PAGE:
The plan will also ask government officials to adhere to certain ethical commitments, such as making decisions entirely with the public interest in mind and making choices after their government work that does not create even the appearance of using their service for gain.

11:30 a.m. ET, January 19, 2021

Biden's pick for DNI says she'll work on a public assessment of the threat QAnon poses to the US

From CNN's Jeremy Herb

Avril Haines speaks during her confirmation hearing before the Senate Intelligence Committee on January 19, in Washington, DC.
Avril Haines speaks during her confirmation hearing before the Senate Intelligence Committee on January 19, in Washington, DC. Joe Raedle/Getty Images

Director of National Intelligence nominee Avril Haines said she would work with the FBI and Department of Homeland Security to produce a public assessment of the threat that QAnon poses to the US.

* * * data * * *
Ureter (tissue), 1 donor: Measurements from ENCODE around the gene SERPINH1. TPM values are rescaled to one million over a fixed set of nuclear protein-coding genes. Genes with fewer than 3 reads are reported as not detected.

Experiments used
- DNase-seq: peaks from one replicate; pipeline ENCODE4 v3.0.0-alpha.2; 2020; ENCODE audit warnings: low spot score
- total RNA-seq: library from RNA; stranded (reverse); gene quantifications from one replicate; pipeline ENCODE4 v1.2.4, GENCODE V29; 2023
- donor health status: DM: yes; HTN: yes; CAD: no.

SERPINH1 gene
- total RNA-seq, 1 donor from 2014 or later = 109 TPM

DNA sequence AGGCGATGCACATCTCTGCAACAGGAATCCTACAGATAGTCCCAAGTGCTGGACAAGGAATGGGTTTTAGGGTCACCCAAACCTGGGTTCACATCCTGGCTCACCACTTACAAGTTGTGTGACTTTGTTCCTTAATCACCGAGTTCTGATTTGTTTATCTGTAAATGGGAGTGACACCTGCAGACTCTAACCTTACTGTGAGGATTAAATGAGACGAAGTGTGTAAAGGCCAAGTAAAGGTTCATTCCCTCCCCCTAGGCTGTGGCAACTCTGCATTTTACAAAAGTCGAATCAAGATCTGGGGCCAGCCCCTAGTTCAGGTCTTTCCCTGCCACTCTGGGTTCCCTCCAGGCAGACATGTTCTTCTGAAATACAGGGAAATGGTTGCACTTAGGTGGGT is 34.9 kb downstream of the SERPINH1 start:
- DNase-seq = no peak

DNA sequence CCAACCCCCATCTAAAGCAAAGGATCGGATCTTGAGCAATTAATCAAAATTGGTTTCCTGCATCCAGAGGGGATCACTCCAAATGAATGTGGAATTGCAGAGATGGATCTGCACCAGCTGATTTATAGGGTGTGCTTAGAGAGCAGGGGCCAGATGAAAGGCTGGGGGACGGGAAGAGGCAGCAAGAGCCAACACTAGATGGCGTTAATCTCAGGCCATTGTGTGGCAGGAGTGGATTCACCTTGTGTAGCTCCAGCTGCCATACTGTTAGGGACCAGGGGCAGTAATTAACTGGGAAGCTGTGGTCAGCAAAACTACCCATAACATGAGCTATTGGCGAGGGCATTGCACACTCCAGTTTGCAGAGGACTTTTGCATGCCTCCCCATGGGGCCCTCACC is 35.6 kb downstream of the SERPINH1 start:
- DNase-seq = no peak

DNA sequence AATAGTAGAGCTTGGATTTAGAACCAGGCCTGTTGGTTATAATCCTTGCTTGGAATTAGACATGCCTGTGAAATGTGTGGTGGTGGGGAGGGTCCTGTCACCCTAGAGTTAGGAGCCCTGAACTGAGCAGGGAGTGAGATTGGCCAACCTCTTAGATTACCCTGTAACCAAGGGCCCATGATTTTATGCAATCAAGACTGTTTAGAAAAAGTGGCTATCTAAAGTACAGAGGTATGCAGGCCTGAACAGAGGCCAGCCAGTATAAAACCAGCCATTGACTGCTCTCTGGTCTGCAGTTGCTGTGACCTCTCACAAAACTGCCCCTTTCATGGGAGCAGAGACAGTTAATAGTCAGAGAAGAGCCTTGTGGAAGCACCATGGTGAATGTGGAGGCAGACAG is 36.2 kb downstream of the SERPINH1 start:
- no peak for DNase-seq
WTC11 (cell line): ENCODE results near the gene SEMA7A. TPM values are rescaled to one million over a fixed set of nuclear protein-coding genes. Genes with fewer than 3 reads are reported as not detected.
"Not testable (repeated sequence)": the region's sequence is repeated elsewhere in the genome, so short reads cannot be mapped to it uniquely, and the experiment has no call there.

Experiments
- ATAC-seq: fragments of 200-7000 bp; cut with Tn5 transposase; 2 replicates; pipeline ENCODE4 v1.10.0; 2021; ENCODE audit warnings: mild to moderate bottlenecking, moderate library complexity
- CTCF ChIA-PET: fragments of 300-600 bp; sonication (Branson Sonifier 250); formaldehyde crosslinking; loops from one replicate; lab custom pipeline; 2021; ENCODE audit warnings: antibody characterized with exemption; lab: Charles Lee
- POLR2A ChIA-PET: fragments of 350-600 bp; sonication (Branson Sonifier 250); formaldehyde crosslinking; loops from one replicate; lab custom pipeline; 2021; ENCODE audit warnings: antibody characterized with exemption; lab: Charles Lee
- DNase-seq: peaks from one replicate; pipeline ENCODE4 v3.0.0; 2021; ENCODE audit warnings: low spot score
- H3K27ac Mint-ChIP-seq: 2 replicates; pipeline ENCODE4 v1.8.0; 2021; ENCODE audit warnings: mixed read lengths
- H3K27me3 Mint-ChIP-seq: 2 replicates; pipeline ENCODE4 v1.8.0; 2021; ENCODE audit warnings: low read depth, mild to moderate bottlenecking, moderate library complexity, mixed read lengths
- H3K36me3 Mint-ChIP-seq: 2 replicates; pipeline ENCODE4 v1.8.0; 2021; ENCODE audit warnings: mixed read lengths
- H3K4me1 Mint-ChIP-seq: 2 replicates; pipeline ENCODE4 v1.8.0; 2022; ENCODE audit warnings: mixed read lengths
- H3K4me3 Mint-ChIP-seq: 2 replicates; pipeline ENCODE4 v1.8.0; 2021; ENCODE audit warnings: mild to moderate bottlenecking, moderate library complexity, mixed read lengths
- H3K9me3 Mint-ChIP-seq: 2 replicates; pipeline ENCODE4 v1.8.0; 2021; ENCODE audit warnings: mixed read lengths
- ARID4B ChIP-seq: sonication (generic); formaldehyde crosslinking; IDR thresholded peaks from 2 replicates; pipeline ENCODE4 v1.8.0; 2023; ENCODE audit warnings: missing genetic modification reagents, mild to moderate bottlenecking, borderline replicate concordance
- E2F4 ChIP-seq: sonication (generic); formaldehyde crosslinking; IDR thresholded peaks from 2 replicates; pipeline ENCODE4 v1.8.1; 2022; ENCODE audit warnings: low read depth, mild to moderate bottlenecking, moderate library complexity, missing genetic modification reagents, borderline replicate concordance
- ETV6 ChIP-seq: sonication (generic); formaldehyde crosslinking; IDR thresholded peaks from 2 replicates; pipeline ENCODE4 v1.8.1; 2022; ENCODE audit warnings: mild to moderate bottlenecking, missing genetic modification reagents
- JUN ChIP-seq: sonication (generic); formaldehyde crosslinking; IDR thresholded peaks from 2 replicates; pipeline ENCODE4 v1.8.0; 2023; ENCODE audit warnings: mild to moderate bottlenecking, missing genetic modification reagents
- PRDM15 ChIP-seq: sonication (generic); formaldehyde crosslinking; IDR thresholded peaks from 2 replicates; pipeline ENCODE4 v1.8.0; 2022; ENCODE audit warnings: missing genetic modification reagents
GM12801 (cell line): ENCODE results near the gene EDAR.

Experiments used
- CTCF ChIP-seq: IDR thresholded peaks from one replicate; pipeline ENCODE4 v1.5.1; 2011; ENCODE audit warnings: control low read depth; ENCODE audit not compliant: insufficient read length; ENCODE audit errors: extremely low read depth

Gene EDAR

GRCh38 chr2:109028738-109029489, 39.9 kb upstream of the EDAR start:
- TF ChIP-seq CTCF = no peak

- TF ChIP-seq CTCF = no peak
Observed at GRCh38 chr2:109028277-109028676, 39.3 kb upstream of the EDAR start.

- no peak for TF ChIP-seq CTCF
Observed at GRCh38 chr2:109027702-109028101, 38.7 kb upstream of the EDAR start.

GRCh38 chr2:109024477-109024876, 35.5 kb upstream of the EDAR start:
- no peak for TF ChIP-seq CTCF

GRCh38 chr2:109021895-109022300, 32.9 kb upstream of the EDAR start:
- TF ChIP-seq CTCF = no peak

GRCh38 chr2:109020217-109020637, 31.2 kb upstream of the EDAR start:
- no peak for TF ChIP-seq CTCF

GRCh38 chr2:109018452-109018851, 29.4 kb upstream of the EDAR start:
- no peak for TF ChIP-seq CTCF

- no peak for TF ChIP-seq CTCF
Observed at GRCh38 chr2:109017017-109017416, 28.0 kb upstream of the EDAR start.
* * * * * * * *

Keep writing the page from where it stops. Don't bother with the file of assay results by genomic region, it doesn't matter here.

Asked by Sen. Martin Heinrich – who requested the assessment from the FBI last month – whether she would commit to aiding in the assessment, Haines agreed, saying the Office of the Director of National Intelligence could help the FBI and DHS on how foreign influence operations exacerbate the misinformation from Q-Anon.

"Yes senator, I’ve seen the letter, and I absolutely, if confirmed, would work with the FBI and the Department of Homeland Security to get you an answer to that question," Haines said.

On Monday the FBI alerted other law enforcement agencies that QAnon adherents discussed acting as National Guard soldiers in Washington to try and infiltrate President-elect Joe Biden's inauguration, according to The Washington Post.

QAnon began as a single conspiracy theory. But its followers now act more like a virtual cult, largely adoring and believing whatever disinformation the conspiracy community spins up. You can read more about the group here.